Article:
World Watch: 35

President Abdel Fattah al-Sisi

How many Christians?
9.7 million (9.1%)

Main threats
  • Islamic oppression
  • Dictatorial paranoia

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How many Christians are there in Egypt?

There are just around 9.7 million Christians in Muslim-majority Egypt, comprising approximately nine per cent of the country’s population.

How are Christians persecuted in Egypt?

Christians in Egypt report that freedom of religion violations are mostly experienced in the community. Incidents vary from Christian women being harassed while walking in the street, to a mob of angry Muslims forcing a whole community of Christians to move out, leaving their houses and belongings to be confiscated. These sort of incidents take place mostly in Upper Egypt, where Salafist movements are active in the rural communities. The Islamic Salafi al-Nour party continues to exist and operate legally, although the Constitution prohibits religious parties. Their influence is considerable in rural societies where there is a high percentage of illiteracy and poverty. 

President al-Sisi regularly speaks positively about Egypt’s Christian community. However, the lack of serious law enforcement and the unwillingness of local authorities to protect Christians leave them vulnerable to all kinds of attacks, especially in Upper Egypt. Communal hostility and mob violence, in particular, continue to cause difficulties. In addition, due to the dictatorial nature of the regime, it is futile for church leaders or other Christians to speak out against these practices.   

Furthermore, in clear contrast to how mosques are dealt with, the building of new churches is restricted – despite promises from the president that churches in every neighbourhood will be legalised through official registration. 

Christians with a Muslim background have great difficulties in living out their faith since they face enormous pressure from their families to return to Islam. The state also makes it impossible for them to get any official recognition of their conversion.

Meet ‘Meral’

“The police said they wouldn’t let me go home to my sick son if I did not retract my complaint.”


What’s life like for Christians in Egypt?

Meral’s (name changed) story is one of many incidents of Christians being persecuted for their faith by members of the community – who can carry out these attacks with impunity.

When Meral’s son was ill, she didn’t hesitate in going to get medicine for him. “I hurried to the nearby pharmacy. I was dressed in a t-shirt covering half of my arms and didn’t wear a headscarf,” she says. “It was a normal outfit for Christian women in my area.”

But the pharmacist took issue with Meral’s outfit. “Even though he knows I am a Christian, he talked to me in a bad way and commented on my outfit: ‘How do you leave your hair uncovered and wear these clothes in Ramadan?’ he asked me,” remembers Meral. “I told him it was none of his business. Then he slapped me in the face two times and shouted insults at me.”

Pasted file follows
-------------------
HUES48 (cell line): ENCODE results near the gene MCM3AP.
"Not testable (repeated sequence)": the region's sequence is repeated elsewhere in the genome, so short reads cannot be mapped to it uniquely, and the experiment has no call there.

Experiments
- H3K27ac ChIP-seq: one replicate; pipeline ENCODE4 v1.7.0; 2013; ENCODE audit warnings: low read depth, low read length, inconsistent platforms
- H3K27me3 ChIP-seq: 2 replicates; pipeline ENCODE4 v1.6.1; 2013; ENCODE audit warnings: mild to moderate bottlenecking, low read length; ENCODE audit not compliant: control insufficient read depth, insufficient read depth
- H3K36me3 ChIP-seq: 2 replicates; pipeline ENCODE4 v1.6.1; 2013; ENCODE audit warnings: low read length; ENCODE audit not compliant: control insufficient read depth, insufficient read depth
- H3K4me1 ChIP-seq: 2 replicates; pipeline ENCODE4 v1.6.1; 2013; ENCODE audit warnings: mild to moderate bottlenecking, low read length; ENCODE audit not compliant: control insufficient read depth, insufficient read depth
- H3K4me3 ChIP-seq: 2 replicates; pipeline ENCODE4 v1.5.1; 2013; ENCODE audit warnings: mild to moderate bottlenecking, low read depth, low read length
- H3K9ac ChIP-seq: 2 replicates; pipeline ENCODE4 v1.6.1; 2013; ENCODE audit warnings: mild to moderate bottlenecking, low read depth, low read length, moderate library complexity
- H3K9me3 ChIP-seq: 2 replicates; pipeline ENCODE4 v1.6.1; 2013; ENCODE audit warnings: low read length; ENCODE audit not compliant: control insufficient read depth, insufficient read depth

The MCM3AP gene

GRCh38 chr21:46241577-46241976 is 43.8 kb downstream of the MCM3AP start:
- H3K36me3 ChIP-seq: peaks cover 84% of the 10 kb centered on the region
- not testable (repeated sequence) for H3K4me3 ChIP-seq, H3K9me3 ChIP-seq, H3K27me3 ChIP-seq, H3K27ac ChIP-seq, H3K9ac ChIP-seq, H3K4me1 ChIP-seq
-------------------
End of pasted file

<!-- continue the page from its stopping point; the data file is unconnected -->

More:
Meral knew the same pharmacist had done this to at least three other Christian women, so she decided to go to the police. “At the police station I reported what had happened. The police officer then called the pharmacist. The pharmacist admitted that he had indeed hit me twice, but he said he was ‘just joking’.”

The police tried to pressure her to withdraw the complaint, as did the pharmacist and the village mayor. “The police officer said they wouldn’t let me go home to my sick son if I did not retract my complaint. I still refused.” Eventually she was forced to sign a report – though she wasn’t allowed to read it. She later learned that it said the pharmacist was innocent of assault. As Meral concludes, “This is what a Christian, living in rural areas in Egypt, can face because of her Christian faith.”

Is it getting easier to be a Christian in Egypt?

Egypt has dropped 15 places in the World Watch List, mainly because there have been fewer reports of violence against Christians, including fewer faith-based killings and instances of properties being attacked. Even so, the level of violence against Christians is still very high. At least five Christians were killed last year, and more than 20 believers were attacked, among other reported incidents. In addition, a significant number of Christian converts from Islam have been arrested and physically abused by the Egyptian security services. 

How can I help Christians in Egypt?

Please keep praying for your brothers and sisters in Egypt. Your gifts and prayers make an enormous difference to those following Jesus no matter the cost.

Open Doors works through local partners in Egypt to support the church with literacy training, education support, advocacy, medical outreach, and youth, family and women’s ministries. 

please pray

Father God, please bring justice for our brothers and sisters who are deprived of their rights in Egypt. For those living in dangerous situations today, we pray for Your strength, courage, peace and protection. Empower your ancient church in Egypt to continue shining brightly and drawing many people to You, even in the midst of persecution. Amen.